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entry 16 Sep 2012, 00:04
Good grief. I haven’t updated my blog since April 2010. Deep breath...

Well, Windmill Hill is no more. I was never really happy with the baseboard construction (despite having read plenty of advice about getting the baseboards right, I built it on 1″ thick solid pine IKEA desk tops!), the Setrack curves, or the dead frog points. Although I did enjoy the continuous run aspect, to be honest at 13′ × 4′ it was taking up rather a lot of space in what we really wanted to be a proper guest room.

So, off came all the buildings and accessories that could be salvaged and the boards were duly sawn up and interred at the local tip. (I did toy with idea of keeping the “best” board but, to be honest, aligning it with my planned new ones would have been a nightmare, so I gritted my teeth and ditched the lot. Ah well, it lives on thanks to YouTube.)

The space I had in the other room available to me (which also houses my son’s drum kit and my guitars and Marshall half-stack!) was 12′ × 2′. I realised that unless I was to start all over again in ‘N’ gauge, continuous run was not a realistic proposition. My interest is in green and blue diesels (much to the chagrin of my retired work colleague Len, a fellow railway modeller and an avowed steam enthusiast!), so I decided to build something to display and run those – even if this would just have them pootling up and down between a shed and a fuelling point. I did want to incorporate a double track main line (in case we ever move to a property of Pete Waterman-style dimensions where I would have the room to extend it to a continuous run!) and I also wanted to develop a town scene to utilise the various buildings and cars I have acquired over the years. (I had to accept that I couldn’t realistically fit all my old buildings on, so the church, steam-era shed and various other items have had to be sidelined for a future project or sale.)

The intended period is fairly elastic, but broadly some time between about 1966 – 1976 (i.e. the first 10 years of my life) and the fictitious location is simply “somewhere in England” to allow for the appearance of various classes of loco. Thus, Windmill Hill TMD was born (if “Traction Maintenance Depot” is not too grand a title for what is really a fairly modest stabling point).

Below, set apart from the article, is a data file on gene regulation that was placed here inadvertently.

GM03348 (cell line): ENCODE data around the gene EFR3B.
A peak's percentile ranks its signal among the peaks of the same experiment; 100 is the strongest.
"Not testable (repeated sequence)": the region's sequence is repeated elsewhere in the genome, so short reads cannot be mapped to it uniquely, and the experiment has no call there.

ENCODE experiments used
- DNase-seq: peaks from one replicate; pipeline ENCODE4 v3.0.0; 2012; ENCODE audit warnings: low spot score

So, with only a general idea of a trackplan, I constructed all new baseboards, using 9 mm plywood braced with 69 × 18 mm softwood battens, all glued and screwed except for the middle battens of each board, which are screwed only so that they can be moved if they impinge on any planned point motor positions. The baseboard tops were completely covered in 3 mm thick 1′ × 1′ cork tiles, currently painted brown as an undercoat for future ballasting. Fortunately, I was able to do the carpentry rather elementary wood hacking (and cursing) in the integral garage.

For ease of handling (I had to get it upstairs from the garage!), the layout was built as three separate boards: the left-hand board is 4′ 0″ long, the middle one 5′ 3″ and the right-hand one 2′ 9″. The boards are joined with M8 bolts and wingnuts. As was Windmill Hill, the layout is supported on IKEA pine table legs (the “box” type ones which include useful storage shelves). At about 720 mm above the floor, the layout top is perhaps a little lower than I would have liked, but the completed structure is very stable (no wobbles!) and allows good access to the underside for wiring. My wife has promised to make a black drape to hide the clutter underneath!



One of the things that I didn’t like about my previous layout was that most of the town scene was at the same level as the track. I wanted some variation in height of the various elements of my new layout to provide visual interest, but I didn’t want to get into the difficulties of laying inclines. After playing around with various ideas, I decided to adopt a similar approach to Mike Wild’s N gauge Barrenthorpe Shed (Hornby Magazine supplement May 2012) – that is to say, a road above the railway to create a backdrop to the shed scene, utilising the half relief buildings I wanted to re-use. Unfortunately, this meant that I had to dispense with my wish for a level crossing, as I could find no logical way of fitting one in.

I used 94 mm high timber supports topped off with 3 mm MDF for the road bed, thus making the road 97 mm above the track level. The timbers and MDF were all secured with “No More Nails”. As well as the raised road with half-relief terraced houses and other buildings running the length of the middle board, there is a larger raised area on the left-hand board on which I am using my full-relief Scalescenes, Metcalfe and Skaledale town buildings (and under which the main lines run, via. a tunnel portal)...



...a smaller raised area at the back of the right-hand board for a warehouse/garage scene...



...and a bridge over the double track main line, on which the station building is set in a similar manner to the Great Central Railway at Loughborough.

There is just enough room on the right-hand board for two-car DMUs (future purchases!) to sit each side of the island platform.